Two dozen elementary-school kids watched intently as Linton Hopkins, an award-winning chef with the white coat and expensive knives to prove it, lit a burner under a frying pan, drizzled in olive oil and honey, sliced an orange and squeezed it, tasted the mixture and sprinkled in some salt, and then tossed in double-handfuls of raw broccoli leaves—leaves that had been growing 10 feet away 15 minutes ago, until the kids fanned out across the school garden and picked them.
Hopkins tipped the warm salad into a giant metal bowl, beckoned the kids off their benches, and showed them the result. “Salad’s done,” he said. “Who wants a taste?”
A forest of hands shot skyward and then arrowed into the bowl, burrowing for the glistening leaves, dark and still slightly crisp. The kids shrieked and giggled, licking the warm dressing off their fingers. They dug back in for more.
“No way,” whispered one of the mothers standing behind me. “My kid would be like: ‘Salad. My enemy!’”
I turned around to nod sympathetically. By the time I turned back, the students from Knight Elementary School in Lilburn, Ga. had demolished the salad and were wolfing down plant-based pita sandwiches smeared with a mayonnaise made out of cashews and stuffed with parboiled kernels of roasted green wheat. The moms and teachers looked disoriented. Hopkins, on the other hand, looked pleased, as though he’d just proved a point.
“Kids pursue deliciousness,” he said, watching the group lick their fingers. “The definition of deliciousness is that food is healthy. There’s a goodness to it, and people can taste goodness.”
Off to the side, Leesa Carter looked happy too. The executive director of the Captain Planet Foundation had brought Hopkins out to the exurbs from his downtown Atlanta restaurants to showcase the power of the organization’s Project Learning Garden, a 2-year-old program that builds and supports fruit and vegetable gardens in 125 schools so far. School gardens are not new—the Edible Schoolyard, pet project of chef-doyenne Alice Waters, launched 20 years ago in Berkeley, Calif.—but what distinguishes the foundation’s “learning garden” concept is the breadth of the program’s goals.
“We’re providing students with an opportunity to develop a palate for fruits and vegetables at an early age, of course,” she told me. “But schools also use the gardens as an on-site learning lab, across the board: language arts, math, science, history, health. Where the garden best plugs into the curriculum changes with each grade level.”
For example, Carter said, second-graders learning simple division and graphing and planning might each be assigned one square foot in their school’s garden, asked to choose the plant they want to grow, and then have to work out how many plants will be appropriate for that space: 16 kale plants, perhaps, but only one cabbage. And then, of course, actually plant them, giving the kids a hands-on experience of nature and the environment rather than learning from a textbook or screen.
“There is an idea out there that STEM—science, technology, engineering, mathematics—is somehow special, remote from the rest of learning,” Carter said. “But they’re not. This works best when students understand the relevancy of what they are doing in the garden, and how what they are learning here and in the classroom can be put to use in their real lives.”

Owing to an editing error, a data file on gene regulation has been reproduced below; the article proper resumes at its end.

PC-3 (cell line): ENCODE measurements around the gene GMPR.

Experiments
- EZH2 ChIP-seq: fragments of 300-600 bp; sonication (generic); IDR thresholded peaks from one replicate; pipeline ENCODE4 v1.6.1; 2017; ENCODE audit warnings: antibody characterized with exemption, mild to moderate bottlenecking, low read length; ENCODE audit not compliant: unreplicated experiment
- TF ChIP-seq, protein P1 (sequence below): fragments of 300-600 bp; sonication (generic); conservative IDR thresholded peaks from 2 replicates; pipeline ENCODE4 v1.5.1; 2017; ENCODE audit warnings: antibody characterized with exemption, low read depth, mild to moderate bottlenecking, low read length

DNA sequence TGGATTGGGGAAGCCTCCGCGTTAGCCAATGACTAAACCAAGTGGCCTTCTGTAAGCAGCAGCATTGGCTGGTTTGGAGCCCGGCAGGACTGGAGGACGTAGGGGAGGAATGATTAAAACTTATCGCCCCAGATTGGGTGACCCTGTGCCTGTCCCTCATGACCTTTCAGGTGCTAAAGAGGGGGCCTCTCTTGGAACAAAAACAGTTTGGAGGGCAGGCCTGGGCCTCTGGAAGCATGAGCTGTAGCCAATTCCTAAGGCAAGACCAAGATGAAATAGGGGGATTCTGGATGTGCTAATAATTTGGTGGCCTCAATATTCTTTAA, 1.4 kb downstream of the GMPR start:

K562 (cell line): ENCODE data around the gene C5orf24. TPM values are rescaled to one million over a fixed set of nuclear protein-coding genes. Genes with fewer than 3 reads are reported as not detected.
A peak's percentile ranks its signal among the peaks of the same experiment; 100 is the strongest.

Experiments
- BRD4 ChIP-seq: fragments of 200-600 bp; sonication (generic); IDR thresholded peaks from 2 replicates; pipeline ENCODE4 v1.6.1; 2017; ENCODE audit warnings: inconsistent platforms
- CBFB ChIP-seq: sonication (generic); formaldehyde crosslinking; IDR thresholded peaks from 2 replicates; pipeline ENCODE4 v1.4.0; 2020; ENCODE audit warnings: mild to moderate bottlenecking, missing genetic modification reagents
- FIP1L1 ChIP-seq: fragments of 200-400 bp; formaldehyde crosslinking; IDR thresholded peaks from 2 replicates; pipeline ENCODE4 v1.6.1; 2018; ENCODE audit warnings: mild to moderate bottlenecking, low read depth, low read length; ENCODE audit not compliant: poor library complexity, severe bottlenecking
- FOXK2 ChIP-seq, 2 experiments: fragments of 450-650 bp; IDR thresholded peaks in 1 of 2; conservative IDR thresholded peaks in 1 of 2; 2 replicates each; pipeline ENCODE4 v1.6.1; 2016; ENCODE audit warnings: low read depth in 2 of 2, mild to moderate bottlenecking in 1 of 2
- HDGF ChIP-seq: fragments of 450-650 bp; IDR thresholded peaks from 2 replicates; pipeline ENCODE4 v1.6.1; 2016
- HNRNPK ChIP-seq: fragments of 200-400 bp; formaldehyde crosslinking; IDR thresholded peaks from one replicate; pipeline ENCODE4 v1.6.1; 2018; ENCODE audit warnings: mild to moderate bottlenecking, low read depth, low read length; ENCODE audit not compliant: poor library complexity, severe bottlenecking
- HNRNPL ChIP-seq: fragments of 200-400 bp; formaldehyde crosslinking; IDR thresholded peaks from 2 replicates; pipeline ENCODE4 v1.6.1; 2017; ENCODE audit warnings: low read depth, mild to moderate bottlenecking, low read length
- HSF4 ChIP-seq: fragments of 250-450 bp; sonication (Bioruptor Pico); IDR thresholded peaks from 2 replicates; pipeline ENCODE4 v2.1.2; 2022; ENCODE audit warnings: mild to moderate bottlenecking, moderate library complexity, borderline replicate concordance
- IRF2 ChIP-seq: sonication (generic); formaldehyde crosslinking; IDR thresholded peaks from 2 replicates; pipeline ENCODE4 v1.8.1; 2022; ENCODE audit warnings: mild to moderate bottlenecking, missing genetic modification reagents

The lessons, which are developed by teachers and shared via a wiki, are tied to Common Core and state performance standards, and the national Framework for K-12 Science Education. As part of the program, teachers attend professional development days so they can understand how to work their gardens into a variety of subjects—as well as how to manage classes of kids outside structured classroom space—and schools receive bins of teaching supplies and a “mobile cooking cart” that can be rolled into the garden and hooked up to outside power. (Chef Hopkins used Knight Elementary’s cart to prepare the warm broccoli-leaf salad.)
The Captain Planet Foundation—which, yes, is named for the 1990s animated series on TBS, and was originally that channel’s charitable arm—works with other charitable and service organizations to fund and program the project’s many pieces. One nice innovation: It uses members of FoodCorps, a division of the volunteer nonprofit AmeriCorps, to put the gardens in and maintain them over summers when schools are not in session. That way, anything that ripens over the summer can be donated to food banks, and the gardens are clean and in good shape when teachers return in the fall.
If anything is left, that is. Which, watching the Knight Elementary kids wolf their vegetables, seemed unlikely. “Think of what a struggle it can be every night, trying to get a kid to eat a vegetable,” Carter mused. “When they have planted it and tended it and watched it grow and ripen, they will barely knock the dirt off before shoving it in their mouths.”
Since kids at some point will want to move beyond raw vegetables, the garden project also shows them how to prep and cook the things they grow, and sends them home with age-appropriate recipes. Ten-year-old Ashton Kauffman, a fifth-grader, peppered Chef Hopkins with questions during the Lilburn cooking demo, and then trundled off afterward with the focused gleam of a kid en route to a new toy.
“I cook a lot at home,” he said. “I make mac and cheese, and French toast, but I really like to make salads. I live with my grandparents, and we make tons of salads together. So now I’m going to make this salad for them.”
Project Learning Garden currently operates just in California and Georgia. Schools that are interested in joining the program, or that would like to see it come to their state, can sign up here.